A newly developed concentration and filtration process makes it possible, for example, to change and adjust the composition of the milk concentrate in a targeted manner before fermentation.
“In contrast to the classic manufacturing process, we first draw off the whey and then ferment the milk concentrate,” explains Hinrichs. “This method allows us to variably control the fat, calcium and protein content and thus simulate different compositions.”
Using this cream cheese model, the scientists analysed the effects of different fermentation conditions on the formation of bitter peptides, such as temperature and pH value as well as different bacterial cultures.
A number of lactic acid bacteria are used to make cream cheese products, most commonly Lactococcus lactis.
“The starter cultures used for fermentation are almost as diverse as the dairy products on the market,” says Schmidt.
In addition, as with almost all bacteria, there are different lineages with different properties, the so-called strains. “In one culture we found a mixture of 30 to 40 different strains,” Schmidt adds. “That doesn’t make the analysis and the targeted control of the fermentation process any easier.”
The scientists have nevertheless succeeded in identifying some of the genes, which play an important role in the formation and breakdown of the bitter peptides.
The focus of interest is the gene that is responsible for the formation of the peptidase. It was suggested that the activity of this peptidase gene could be regulated by calcium. New methods make it possible to record the activity of individual genes.
“It turned out that calcium has no influence on the activity of this gene. However, we know that the pH value has to drop below five within 24 hours during fermentation in order to reduce gene activity,” summarises Schmidt. “Of course, the easiest way would be, if we could breed strains, which don’t have this gene. Unfortunately, bacterial strains, which do not have the peptidase gene, cannot survive on their own. They need the other strains that produce the vital peptides for them.”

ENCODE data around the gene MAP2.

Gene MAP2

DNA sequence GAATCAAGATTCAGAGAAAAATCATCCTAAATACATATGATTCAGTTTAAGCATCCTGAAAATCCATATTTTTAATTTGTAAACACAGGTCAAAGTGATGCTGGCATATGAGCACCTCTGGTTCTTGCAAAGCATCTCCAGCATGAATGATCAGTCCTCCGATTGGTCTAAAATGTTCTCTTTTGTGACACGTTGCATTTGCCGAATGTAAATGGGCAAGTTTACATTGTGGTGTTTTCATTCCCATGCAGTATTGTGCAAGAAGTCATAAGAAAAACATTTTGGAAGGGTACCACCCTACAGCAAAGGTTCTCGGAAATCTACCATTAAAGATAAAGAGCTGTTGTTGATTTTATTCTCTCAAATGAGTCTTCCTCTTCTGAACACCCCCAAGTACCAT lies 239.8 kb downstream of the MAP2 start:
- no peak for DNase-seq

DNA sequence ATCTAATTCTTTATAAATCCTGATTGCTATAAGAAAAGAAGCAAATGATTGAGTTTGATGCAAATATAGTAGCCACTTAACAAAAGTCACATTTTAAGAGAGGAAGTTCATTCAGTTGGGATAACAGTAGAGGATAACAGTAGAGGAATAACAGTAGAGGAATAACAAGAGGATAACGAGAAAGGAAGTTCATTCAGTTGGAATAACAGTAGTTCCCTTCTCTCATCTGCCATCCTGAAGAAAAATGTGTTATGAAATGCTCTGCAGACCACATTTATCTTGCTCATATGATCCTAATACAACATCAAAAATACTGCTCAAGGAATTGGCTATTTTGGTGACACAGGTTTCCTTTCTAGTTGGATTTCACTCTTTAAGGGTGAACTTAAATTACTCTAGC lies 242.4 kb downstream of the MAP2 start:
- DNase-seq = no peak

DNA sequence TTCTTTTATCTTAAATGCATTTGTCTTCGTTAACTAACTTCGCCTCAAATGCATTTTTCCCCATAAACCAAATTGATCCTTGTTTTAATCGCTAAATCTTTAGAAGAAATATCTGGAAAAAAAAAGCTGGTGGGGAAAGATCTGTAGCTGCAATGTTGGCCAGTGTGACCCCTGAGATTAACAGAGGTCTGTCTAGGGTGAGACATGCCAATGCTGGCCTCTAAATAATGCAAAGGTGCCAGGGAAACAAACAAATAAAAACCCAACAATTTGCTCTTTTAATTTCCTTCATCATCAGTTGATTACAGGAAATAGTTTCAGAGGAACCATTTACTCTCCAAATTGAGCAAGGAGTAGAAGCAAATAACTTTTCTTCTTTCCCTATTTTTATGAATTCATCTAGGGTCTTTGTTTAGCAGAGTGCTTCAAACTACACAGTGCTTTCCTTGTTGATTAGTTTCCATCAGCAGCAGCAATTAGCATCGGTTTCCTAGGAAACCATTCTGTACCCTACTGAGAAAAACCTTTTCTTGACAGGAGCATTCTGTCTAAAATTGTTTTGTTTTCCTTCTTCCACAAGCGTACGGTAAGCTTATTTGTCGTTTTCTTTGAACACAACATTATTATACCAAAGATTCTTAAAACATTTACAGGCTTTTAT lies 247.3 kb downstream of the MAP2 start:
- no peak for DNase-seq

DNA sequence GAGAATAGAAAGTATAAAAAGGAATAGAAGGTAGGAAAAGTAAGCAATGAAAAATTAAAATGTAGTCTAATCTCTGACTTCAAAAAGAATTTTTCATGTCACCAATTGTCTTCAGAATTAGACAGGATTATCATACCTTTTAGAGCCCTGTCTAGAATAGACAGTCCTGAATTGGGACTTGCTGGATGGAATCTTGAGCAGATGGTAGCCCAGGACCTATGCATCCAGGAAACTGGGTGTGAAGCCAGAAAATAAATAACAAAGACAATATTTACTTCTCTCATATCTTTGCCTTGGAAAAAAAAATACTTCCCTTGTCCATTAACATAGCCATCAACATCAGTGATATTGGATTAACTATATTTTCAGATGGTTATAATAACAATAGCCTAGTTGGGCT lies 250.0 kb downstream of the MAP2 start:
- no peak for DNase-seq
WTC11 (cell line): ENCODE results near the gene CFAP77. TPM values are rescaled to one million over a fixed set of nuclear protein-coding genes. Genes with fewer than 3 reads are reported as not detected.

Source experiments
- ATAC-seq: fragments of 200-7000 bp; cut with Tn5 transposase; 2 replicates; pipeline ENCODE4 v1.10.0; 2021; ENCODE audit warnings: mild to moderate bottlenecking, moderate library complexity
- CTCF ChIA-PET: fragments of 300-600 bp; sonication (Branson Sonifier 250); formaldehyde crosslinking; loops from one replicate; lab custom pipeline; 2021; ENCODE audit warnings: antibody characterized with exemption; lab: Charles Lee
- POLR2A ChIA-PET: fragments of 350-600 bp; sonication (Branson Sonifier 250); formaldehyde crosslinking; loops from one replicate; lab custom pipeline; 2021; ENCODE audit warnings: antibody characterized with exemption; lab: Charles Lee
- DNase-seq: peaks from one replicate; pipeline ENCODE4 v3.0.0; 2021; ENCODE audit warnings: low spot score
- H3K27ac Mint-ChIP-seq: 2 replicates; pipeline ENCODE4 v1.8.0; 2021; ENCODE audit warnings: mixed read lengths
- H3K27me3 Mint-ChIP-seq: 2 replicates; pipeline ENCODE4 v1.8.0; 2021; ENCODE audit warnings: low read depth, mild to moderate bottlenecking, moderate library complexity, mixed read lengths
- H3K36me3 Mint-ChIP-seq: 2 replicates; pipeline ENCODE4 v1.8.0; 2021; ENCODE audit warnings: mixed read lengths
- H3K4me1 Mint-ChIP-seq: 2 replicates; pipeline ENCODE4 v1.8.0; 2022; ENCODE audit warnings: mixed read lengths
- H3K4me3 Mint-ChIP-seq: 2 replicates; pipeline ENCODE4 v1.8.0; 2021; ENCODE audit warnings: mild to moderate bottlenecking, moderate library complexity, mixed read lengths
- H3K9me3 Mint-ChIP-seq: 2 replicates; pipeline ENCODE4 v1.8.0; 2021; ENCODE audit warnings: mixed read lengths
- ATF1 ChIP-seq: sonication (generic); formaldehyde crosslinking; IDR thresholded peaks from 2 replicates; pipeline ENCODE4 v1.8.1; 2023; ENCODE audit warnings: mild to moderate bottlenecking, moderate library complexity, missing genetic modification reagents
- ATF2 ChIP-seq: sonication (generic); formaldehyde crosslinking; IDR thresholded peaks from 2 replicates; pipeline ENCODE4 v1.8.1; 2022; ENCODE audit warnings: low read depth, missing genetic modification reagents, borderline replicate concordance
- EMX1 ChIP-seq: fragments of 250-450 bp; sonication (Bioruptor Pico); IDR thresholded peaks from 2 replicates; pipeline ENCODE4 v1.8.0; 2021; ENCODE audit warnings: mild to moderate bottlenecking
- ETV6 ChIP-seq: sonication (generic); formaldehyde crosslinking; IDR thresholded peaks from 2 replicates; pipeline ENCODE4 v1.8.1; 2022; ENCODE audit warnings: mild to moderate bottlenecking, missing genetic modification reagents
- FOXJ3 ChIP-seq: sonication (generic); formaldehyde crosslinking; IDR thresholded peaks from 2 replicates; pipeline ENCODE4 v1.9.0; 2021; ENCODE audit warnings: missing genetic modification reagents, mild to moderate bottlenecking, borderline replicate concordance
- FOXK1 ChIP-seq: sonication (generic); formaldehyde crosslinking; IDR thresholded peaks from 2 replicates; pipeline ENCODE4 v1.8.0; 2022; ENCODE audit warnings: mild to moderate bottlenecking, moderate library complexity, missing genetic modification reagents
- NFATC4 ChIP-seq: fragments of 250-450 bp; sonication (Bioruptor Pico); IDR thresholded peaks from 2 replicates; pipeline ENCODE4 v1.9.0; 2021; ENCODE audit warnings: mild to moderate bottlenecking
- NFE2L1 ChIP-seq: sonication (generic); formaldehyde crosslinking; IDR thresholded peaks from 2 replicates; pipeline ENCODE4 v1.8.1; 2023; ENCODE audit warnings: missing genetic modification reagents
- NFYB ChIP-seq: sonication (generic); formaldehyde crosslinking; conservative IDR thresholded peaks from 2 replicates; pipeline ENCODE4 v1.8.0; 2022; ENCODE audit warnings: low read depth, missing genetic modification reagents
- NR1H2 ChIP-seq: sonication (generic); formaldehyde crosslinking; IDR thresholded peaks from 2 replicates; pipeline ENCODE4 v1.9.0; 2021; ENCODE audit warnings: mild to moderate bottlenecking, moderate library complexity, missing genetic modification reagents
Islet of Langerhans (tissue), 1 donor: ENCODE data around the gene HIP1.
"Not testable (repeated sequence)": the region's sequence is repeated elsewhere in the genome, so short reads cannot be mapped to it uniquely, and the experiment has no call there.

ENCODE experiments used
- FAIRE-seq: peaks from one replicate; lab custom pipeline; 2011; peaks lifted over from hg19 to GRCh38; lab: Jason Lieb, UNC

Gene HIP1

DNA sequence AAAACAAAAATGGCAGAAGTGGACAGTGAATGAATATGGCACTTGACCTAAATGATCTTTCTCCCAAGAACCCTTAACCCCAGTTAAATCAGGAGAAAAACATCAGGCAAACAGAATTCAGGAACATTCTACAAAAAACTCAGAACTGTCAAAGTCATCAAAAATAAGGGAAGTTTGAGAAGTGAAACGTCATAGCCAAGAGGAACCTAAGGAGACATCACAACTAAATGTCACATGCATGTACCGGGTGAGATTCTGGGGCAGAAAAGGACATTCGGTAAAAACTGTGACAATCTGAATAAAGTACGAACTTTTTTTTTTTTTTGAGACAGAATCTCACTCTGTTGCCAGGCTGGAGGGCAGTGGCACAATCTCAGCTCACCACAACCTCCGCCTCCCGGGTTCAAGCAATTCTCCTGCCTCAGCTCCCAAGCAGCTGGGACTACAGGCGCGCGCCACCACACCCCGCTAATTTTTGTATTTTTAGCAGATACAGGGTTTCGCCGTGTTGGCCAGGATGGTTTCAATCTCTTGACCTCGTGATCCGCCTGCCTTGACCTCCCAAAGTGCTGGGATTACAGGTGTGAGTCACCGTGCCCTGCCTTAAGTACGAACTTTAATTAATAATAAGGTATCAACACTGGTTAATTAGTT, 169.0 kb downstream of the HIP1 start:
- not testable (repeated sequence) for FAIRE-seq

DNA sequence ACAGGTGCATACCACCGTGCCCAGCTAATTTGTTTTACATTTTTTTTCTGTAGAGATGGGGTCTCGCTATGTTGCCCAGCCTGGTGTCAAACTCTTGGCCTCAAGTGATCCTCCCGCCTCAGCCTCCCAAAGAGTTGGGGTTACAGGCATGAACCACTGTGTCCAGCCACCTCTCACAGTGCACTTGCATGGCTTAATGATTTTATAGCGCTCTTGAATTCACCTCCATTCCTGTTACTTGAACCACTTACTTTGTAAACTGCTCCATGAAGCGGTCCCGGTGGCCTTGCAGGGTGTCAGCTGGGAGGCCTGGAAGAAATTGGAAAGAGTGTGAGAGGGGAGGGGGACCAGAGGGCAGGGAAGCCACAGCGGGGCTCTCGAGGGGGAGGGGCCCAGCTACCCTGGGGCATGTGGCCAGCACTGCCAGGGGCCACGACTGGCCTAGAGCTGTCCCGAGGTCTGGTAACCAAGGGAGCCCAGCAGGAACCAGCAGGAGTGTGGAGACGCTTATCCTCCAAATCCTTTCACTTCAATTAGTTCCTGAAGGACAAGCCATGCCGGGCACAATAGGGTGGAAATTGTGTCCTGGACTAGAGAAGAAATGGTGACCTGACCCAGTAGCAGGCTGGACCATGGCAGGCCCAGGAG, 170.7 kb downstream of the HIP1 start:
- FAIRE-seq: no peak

“We found a total of nine different regulation points for the enzyme activity. And depending on the bacterial strain, calcium can have a different effect. Sometimes it promotes enzyme activity and in another strain it reduces it,” notes professor Lutz Fischer from the department of biotechnology and enzyme science.
“In more recent work, however, there is a clear trend. The milk’s own enzymes from the cow, such as cathepsin and plasmin, are probably not the cause, Rather, it seems to be solely responsible for the added bacterial cultures, which are necessary for the fermentation of milk or milk concentrates,” he adds.
The challenge now is to put the different bacterial cultures together in such a way, so the bacteria can still perform their desired task, but, on the other hand, as few or none of the bitter peptides are contained in the finished product.
This is why the scientists’ recommendation to the manufacturers of starter cultures is to use enzymatic tests in addition to traditional culture and molecular biological techniques. According to the current state of knowledge, the formation of bitter peptides is mainly decided at the enzyme level.